Eagle is Landing
As for what Omega Communities and Eagle’s Landing have come up with specifically, the Lake Vista community design includes 120 independent living units, 42 for assisted living, and 32 for memory care. Situated on 10 acres of the 55-acre tract, the building itself will run to about 205,000 square feet, and has an estimated price tag of $30 million.
Unique aspects of the design include a large, flexible space that can accommodate about 200 people for church services and other events, says Rob Lara, senior associate and project designer with three: living architecture. Eagle’s Landing plans to provide a weekly chapel service.
As with other multi-use sites, one challenging aspect of this project is to create a look and feel that is unified across all the different buildings serving different purposes, Lara tells SHN. To this end, he and his colleagues drew inspiration from the rustic, lodge-craftsman style that is a hallmark of the local architecture, including the Eagle’s Landing church building. For even greater cohesion, three: living also will be doing updates to the existing church building’s entryway and reception area, to reflect some of the elements going into the Lake Vista design.
And as with other projects, Lara and his team have worked collaboratively with the Eagle’s Landing stakeholders to create a design that reflects what they want the community to be.
“We got together and sat down in a big room, and we take a lot of key words we hear in that … process and use those as keywords to design to,” Lara says. Some of the keywords for this project are “inviting,” “welcoming,” “caring for others,” and other terms that spoke to community outreach.
Currently still in the schematic design stage, construction likely will begin in another four to five months and be completed in mid- to late-2018, says Lara.
The architecture firm also is involved in some of the larger Ministry Village plans, including a man-made lake.
A Mission Field
Considering that this is one of the first—perhaps the very first—development of its kind, there have been few existing models for the leadership team to draw from.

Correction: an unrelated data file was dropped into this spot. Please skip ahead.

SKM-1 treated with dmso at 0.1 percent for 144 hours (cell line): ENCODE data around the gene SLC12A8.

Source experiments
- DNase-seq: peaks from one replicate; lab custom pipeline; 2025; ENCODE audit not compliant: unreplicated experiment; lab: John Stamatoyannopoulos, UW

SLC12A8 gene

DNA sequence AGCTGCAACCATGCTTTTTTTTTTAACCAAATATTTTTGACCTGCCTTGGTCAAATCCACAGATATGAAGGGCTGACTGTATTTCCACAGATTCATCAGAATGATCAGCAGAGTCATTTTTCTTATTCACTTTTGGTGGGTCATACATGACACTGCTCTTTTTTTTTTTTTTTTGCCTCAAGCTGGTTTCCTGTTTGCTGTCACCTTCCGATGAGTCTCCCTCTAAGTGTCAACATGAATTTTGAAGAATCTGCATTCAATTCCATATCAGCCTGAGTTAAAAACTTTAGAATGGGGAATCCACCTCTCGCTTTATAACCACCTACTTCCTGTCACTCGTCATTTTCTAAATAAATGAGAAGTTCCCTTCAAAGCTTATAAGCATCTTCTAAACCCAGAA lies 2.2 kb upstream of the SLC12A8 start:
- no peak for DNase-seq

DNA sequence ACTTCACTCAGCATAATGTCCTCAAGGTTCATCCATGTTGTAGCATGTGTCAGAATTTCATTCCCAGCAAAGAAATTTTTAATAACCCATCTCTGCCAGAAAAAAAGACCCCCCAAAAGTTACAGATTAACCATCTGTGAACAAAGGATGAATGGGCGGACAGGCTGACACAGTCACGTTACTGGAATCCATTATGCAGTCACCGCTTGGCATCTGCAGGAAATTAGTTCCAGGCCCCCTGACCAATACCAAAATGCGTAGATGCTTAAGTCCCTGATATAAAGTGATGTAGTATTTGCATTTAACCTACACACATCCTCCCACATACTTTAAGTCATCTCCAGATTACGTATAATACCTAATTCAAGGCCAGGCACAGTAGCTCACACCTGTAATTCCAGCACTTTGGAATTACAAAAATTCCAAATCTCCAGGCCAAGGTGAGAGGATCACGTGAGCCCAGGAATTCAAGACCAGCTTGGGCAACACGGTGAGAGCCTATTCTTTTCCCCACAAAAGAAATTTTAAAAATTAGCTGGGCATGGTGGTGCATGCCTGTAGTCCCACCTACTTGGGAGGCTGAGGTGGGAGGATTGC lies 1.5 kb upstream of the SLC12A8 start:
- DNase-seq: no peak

“If it’s out there we’re not aware of it,” says Luke. “I would love to have somebody to go learn from.”
Given that there has not been that type of resource, it’s perhaps remarkable that things have proceeded as smoothly as they have so far for the Ministry Village project. The biggest challenges so far have been related to putting in a new road through the 55 acres—it was the need for this road, to relieve congested traffic leading to and from Highway 42, that was the impetus for Eagle’s Landing to acquire the land in the first place.
“The only challenges have been technical challenges with regard to paving the road and all the obstacles we face in terms of infrastructure there, [such as] how do you build a road on top of an existing sewer line that the county considers a critical resource, a natural wetland?” Luke says. “You’ve got to get approvals and work through the technicalities.”
As for some of the other pieces of the puzzle, they seemingly just fell into place. Eagle’s Landing was not actively soliciting tenants for the Ministry Village, it just so happened that all the organizations were looking for new locations, and the plan seemed to unfold naturally.
Still, others may learn from how Eagle’s Landing has approached the process. For instance, church leadership introduced the concept to the whole congregation by emphasizing the synergies between the Ministry Village and the church, and has kept constituents informed by sharing artists’ renderings and other materials at different stages, Luke says. A former sportswriter covering Atlanta for the Greenville News out of South Carolina, Luke also knows the power of the media, and he says garnering press attention also has created positive momentum for the project.
Asked directly for his advice to other churches considering a similar project, or even just a standalone senior living community, Luke is unequivocally encouraging.
“We have all the baby boomers coming into their senior years, and it’s only going to pick up steam,” he says. “I can’t think of a more wonderful opportunity for people than to live out their senior years in a community as first-class and all-encompassing as Eagle’s Landing is going to be. It gives a church a tremendous mission field.”
Luke specifically endorses Omega Communities, and while the developer no doubt appreciates the vote of confidence, it is not looking to capture the whole market. Indeed, while it has a large and active pipeline of potential projects, Omega Communities is more than willing to share what it knows with other developers looking at the church-senior living model. Indeed, when asked about keeping the lid on its model and protecting its brand, Taylor scoffs. While anticipating that the company will have more than 1,000 beds open or under construction as of the first quarter 2017, he believes the market can support many additional players.
“If we do three to four projects a year, conservatively, over the next 15-20 years, that’s 50 or 60 communities out of 5,000 or 6,000 churches that would fit our criteria,” he says.
He points to the fact that Omega Communities recently was named by National Real Estate Investor as one of three national finalists in the “Developer of the Year – Social Responsibility” category of its annual Commercial Real Estate Awards, and says that mission is paramount for the company.
“We’re doing this for a specific reason,” he says. “We’re not looking to take over the industry.”
Written by Tim Mullaney
Project renderings courtesy of three: living architecture.